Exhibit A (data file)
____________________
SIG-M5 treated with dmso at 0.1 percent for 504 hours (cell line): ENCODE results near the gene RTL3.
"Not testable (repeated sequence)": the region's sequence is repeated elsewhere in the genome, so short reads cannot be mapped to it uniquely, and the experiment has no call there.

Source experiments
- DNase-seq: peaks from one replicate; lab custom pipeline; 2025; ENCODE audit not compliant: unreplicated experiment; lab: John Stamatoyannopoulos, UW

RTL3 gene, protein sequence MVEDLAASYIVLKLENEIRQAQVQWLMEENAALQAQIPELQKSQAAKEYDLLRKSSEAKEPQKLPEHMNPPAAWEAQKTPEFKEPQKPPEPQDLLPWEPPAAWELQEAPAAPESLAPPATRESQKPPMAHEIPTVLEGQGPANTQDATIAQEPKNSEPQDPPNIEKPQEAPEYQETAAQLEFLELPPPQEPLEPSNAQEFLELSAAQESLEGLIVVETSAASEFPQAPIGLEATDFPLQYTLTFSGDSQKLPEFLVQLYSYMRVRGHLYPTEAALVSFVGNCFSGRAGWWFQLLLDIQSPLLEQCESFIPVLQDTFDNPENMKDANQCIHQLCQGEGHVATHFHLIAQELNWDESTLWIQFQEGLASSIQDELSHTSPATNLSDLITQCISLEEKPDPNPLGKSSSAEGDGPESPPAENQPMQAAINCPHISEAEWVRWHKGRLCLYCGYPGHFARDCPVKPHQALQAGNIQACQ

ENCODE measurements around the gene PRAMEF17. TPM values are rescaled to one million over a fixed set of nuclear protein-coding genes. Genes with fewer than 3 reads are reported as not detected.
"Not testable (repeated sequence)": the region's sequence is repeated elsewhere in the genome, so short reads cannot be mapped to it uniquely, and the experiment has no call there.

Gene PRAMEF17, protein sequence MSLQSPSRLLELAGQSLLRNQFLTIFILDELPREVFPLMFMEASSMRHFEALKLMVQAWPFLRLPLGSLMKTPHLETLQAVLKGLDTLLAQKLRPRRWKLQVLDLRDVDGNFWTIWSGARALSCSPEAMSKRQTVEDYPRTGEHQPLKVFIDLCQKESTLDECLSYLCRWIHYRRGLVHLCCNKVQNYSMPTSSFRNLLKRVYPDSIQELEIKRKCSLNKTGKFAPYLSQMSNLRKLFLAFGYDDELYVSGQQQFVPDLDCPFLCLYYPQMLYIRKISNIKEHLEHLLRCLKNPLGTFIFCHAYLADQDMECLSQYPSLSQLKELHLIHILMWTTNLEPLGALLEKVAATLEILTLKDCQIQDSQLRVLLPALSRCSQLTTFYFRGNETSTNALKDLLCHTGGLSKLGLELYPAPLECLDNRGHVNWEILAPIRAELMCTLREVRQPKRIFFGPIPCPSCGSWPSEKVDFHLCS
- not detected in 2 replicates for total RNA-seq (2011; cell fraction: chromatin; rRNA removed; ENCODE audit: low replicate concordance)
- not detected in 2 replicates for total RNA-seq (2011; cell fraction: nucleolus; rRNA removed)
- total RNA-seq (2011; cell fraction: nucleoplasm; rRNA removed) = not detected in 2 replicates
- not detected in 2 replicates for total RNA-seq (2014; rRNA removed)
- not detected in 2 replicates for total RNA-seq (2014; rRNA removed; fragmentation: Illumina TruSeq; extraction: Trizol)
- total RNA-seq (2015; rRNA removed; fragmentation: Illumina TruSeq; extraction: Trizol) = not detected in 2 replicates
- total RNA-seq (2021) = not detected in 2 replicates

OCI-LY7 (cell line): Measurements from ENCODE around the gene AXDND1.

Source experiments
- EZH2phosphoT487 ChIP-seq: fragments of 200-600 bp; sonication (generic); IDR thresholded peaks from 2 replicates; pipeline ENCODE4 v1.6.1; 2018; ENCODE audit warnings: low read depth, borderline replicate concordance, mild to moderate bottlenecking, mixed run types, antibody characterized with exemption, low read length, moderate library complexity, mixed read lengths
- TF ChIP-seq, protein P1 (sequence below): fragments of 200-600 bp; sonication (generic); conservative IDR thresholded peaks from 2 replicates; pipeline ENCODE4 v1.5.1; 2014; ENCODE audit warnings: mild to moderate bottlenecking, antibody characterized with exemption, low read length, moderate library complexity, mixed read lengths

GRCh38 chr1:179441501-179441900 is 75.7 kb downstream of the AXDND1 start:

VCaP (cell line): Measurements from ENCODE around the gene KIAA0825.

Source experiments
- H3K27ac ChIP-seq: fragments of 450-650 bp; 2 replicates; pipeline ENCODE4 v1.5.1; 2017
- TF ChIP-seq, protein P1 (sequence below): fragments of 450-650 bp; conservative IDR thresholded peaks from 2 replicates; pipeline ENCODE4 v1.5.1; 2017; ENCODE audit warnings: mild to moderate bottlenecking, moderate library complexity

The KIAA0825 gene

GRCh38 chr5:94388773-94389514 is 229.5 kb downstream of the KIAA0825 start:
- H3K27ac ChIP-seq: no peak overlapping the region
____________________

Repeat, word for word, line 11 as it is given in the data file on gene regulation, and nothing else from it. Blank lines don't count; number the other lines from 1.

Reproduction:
- total RNA-seq (2011; cell fraction: nucleoplasm; rRNA removed) = not detected in 2 replicates